Stroke in the Young

Identify your risk factors and learn how diet, exercise and medication can help prevent a stroke.

Stroke in the Young

Can someone have a stroke if they are young? The simple answer is “yes.” Strokes can occur at any age, but the incidence of stroke increases with age. Although there is no specific definition for “Stroke in the Young,” most consider the group to consist of individuals between the ages of 15 to 45 years old. The good news is many strokes can be prevented. The key to prevention is the identification of one’s own risk factors and successful modification through lifestyle changes which may include diet, exercise and/or medication.

What causes a stroke?

Strokes occur from an interruption of blood flow to the brain. The loss of the blood causes the cells to die and symptoms develop. The symptoms may include sudden numbness or weakness (particularly on one side of the body), confusion, trouble speaking or understanding speech, sudden difficulty seeing in one or both eyes or loss of balance and coordination.

The majority of strokes are “ischemic” caused by a decrease in blood supply to the brain from constriction or obstruction of the vessels. Conversely, 20% of strokes are “hemorrhagic” due to bleeding in or around the brain. 

The symptoms of a stroke are based on the part of the brain affected from the loss of blood flow. In general, the left side of the brain is responsible for the functioning of the right side of the body while the right brain controls the left side. If a part of the left brain does not get enough blood flow, the individual may develop difficulty talking and moving the right side. The symptoms of a stroke occur suddenly (over seconds to minutes) and require immediate medical attention at the closest emergency room.

Incidence and Risk Factors

Since 1994, the prevalence of ischemic strokes has declined in the elderly and middle-age groups while increasing in children, young adults and early middle-age individuals, according to an analysis by the U.S. Centers for Disease Control and Prevention (CDC). The exact reason for the spike in the younger population is unclear, but it is likely the result of many factors including high blood pressure and obesity.

There are several reasons strokes occur in young adults. For example, the individual may have traditional risk factors like high blood pressure or diabetes which require treatment. Generally, the medical evaluation includes an investigation of three main biological systems: vascular (blood vessels), cardiac (heart disease or structural abnormalities) and hematological (blood clotting disorders).


Think of the blood circulation system as plumbing. If the “pipes” (blood vessels) are clogged (narrowed from plaque), not enough blood gets to the brain resulting in a stroke. Generally, the arterial problem that develops in young adults occurs from an injury to the vessel rather than excessive plaque formation. The injury to the blood vessel is called a “dissection” and occurs from a tear in the innermost lining of the artery. Blood flows through the tear and “dissects” (travels) between the muscle layers of the artery creating a false channel and obstructing blood flow to the brain. Vascular dissections occur in young, healthy adults from non-violent injuries to the neck. Neck discomfort and symptoms of a stroke may occur as a result of the vessel injury. The diagnosis is made by a doctor through history taking, neurological examination and imaging (brain and blood vessels). In many cases, the vascular injury is treated medically (with blood thinners).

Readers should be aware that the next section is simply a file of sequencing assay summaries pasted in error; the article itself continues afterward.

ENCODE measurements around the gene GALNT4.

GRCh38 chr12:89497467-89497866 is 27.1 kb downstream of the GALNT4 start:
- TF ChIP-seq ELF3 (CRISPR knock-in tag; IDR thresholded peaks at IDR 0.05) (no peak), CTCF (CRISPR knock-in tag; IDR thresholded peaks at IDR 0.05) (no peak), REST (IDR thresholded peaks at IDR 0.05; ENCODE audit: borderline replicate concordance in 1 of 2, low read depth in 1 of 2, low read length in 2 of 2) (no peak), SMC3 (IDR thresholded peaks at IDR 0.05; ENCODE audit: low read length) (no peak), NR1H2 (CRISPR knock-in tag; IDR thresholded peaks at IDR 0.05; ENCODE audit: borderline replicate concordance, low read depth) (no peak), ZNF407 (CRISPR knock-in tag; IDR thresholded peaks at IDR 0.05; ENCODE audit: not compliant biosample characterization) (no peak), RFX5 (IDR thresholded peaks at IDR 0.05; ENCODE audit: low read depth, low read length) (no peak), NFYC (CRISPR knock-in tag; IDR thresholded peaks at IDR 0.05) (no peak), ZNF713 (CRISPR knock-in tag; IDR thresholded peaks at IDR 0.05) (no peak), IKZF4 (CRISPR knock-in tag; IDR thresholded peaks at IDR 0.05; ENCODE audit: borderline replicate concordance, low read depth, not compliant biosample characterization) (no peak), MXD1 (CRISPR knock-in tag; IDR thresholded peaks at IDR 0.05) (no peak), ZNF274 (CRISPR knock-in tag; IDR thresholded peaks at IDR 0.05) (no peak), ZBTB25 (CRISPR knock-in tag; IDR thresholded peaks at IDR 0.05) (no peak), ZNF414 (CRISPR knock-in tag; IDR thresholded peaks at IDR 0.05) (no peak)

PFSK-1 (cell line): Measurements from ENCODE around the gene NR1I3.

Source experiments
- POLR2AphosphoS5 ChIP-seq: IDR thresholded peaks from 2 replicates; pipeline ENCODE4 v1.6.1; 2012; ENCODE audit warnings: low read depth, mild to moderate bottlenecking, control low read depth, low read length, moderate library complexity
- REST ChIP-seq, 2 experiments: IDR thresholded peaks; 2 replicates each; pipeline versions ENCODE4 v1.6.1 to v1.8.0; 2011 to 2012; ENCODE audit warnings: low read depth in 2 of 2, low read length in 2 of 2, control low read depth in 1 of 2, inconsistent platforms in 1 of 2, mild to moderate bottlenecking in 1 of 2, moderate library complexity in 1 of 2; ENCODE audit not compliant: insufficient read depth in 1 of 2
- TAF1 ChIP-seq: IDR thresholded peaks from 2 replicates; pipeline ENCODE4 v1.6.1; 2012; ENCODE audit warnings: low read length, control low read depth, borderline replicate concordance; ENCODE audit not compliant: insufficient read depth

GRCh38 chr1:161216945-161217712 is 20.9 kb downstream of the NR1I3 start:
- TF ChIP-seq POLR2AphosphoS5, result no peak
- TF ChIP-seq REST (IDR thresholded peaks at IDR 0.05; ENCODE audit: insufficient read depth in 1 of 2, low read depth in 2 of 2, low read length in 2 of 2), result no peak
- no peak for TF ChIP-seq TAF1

Heart disease is a cause of stroke in all ages. In some instances, the stroke in a young adult may have resulted from a previously unrecognized structural abnormality in the heart. One of the most common structural abnormalities is a patent foramen ovale (PFO). PFOs are “holes in the heart,” which can potentially allow blood clots to travel through the heart to the brain circulation causing a stroke. In the general population, the prevalence of PFOs is about 25%. With individuals who develop a cryptogenic stroke (stroke of unknown cause), the prevalence of PFOs increases to approximately 40%. This finding is especially true in people less than 55 years old. Testing of the heart (echocardiography) is used to make the diagnosis. At present, there is some debate regarding the appropriate long-term treatment for a patient with a stroke due to a PFO, but in many instances, medication is recommended.


Strokes can result from blood-clotting disorders. Hypercoagulable states (thrombophilias) include a variety of different inherited or acquired medical conditions that have the potential to cause abnormal blood clotting. Examples of inherited coagulation abnormalities include conditions like antithrombin III deficiency and protein C and S deficiencies. Secondary hypercoagulable states are acquired disorders in individuals with clinical conditions known to be associated with an increased risk of clotting including pregnancy, use of oral contraceptives and some malignancies. A thorough medical evaluation, with a discussion of individual and family risk factors, is advised if a hypercoagulable state is suspected. Blood testing is needed to confirm the diagnosis. Depending on the cause, different treatments are used.


Regardless of age, everyone should know their stroke risk factors. Many strokes can be prevented by modifying one’s risk factors and engaging in a healthy lifestyle. Strokes are medical emergencies, but there is effective treatment available. If you or someone you know is showing signs of a stroke, call 911 immediately to get a prompt evaluation and appropriate treatment.

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